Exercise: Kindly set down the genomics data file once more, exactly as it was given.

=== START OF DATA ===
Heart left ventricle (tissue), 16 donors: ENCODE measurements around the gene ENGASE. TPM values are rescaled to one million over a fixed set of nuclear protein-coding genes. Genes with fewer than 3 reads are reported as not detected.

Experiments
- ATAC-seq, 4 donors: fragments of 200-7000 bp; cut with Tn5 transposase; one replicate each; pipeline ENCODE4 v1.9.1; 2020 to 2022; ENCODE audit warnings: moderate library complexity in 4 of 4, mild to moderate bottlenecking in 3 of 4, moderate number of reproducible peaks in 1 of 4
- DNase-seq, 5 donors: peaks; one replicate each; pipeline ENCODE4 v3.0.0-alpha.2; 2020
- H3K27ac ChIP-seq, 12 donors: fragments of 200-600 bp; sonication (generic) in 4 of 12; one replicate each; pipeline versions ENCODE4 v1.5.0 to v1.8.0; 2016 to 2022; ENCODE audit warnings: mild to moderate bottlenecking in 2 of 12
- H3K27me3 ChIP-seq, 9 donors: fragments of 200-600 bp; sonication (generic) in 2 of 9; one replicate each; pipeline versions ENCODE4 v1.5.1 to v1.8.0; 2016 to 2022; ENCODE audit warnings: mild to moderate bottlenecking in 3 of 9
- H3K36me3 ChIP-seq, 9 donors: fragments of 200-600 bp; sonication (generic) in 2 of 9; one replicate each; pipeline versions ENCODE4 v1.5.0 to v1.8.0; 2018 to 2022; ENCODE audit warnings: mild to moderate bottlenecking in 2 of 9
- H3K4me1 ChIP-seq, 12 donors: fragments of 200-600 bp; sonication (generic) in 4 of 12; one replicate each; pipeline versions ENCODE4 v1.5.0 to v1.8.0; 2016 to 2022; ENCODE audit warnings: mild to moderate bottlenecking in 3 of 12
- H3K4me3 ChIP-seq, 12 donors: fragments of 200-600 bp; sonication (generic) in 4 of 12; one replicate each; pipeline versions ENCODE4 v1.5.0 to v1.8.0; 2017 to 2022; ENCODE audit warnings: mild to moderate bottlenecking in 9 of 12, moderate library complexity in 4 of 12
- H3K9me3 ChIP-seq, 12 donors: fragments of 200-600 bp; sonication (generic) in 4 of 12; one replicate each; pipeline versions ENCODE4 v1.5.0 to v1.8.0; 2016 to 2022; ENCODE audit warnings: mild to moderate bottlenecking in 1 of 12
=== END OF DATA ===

Heart left ventricle (tissue), 16 donors: ENCODE measurements around the gene ENGASE. TPM values are rescaled to one million over a fixed set of nuclear protein-coding genes. Genes with fewer than 3 reads are reported as not detected.

Experiments
- ATAC-seq, 4 donors: fragments of 200-7000 bp; cut with Tn5 transposase; one replicate each; pipeline ENCODE4 v1.9.1; 2020 to 2022; ENCODE audit warnings: moderate library complexity in 4 of 4, mild to moderate bottlenecking in 3 of 4, moderate number of reproducible peaks in 1 of 4
- DNase-seq, 5 donors: peaks; one replicate each; pipeline ENCODE4 v3.0.0-alpha.2; 2020
- H3K27ac ChIP-seq, 12 donors: fragments of 200-600 bp; sonication (generic) in 4 of 12; one replicate each; pipeline versions ENCODE4 v1.5.0 to v1.8.0; 2016 to 2022; ENCODE audit warnings: mild to moderate bottlenecking in 2 of 12
- H3K27me3 ChIP-seq, 9 donors: fragments of 200-600 bp; sonication (generic) in 2 of 9; one replicate each; pipeline versions ENCODE4 v1.5.1 to v1.8.0; 2016 to 2022; ENCODE audit warnings: mild to moderate bottlenecking in 3 of 9
- H3K36me3 ChIP-seq, 9 donors: fragments of 200-600 bp; sonication (generic) in 2 of 9; one replicate each; pipeline versions ENCODE4 v1.5.0 to v1.8.0; 2018 to 2022; ENCODE audit warnings: mild to moderate bottlenecking in 2 of 9
- H3K4me1 ChIP-seq, 12 donors: fragments of 200-600 bp; sonication (generic) in 4 of 12; one replicate each; pipeline versions ENCODE4 v1.5.0 to v1.8.0; 2016 to 2022; ENCODE audit warnings: mild to moderate bottlenecking in 3 of 12
- H3K4me3 ChIP-seq, 12 donors: fragments of 200-600 bp; sonication (generic) in 4 of 12; one replicate each; pipeline versions ENCODE4 v1.5.0 to v1.8.0; 2017 to 2022; ENCODE audit warnings: mild to moderate bottlenecking in 9 of 12, moderate library complexity in 4 of 12
- H3K9me3 ChIP-seq, 12 donors: fragments of 200-600 bp; sonication (generic) in 4 of 12; one replicate each; pipeline versions ENCODE4 v1.5.0 to v1.8.0; 2016 to 2022; ENCODE audit warnings: mild to moderate bottlenecking in 1 of 12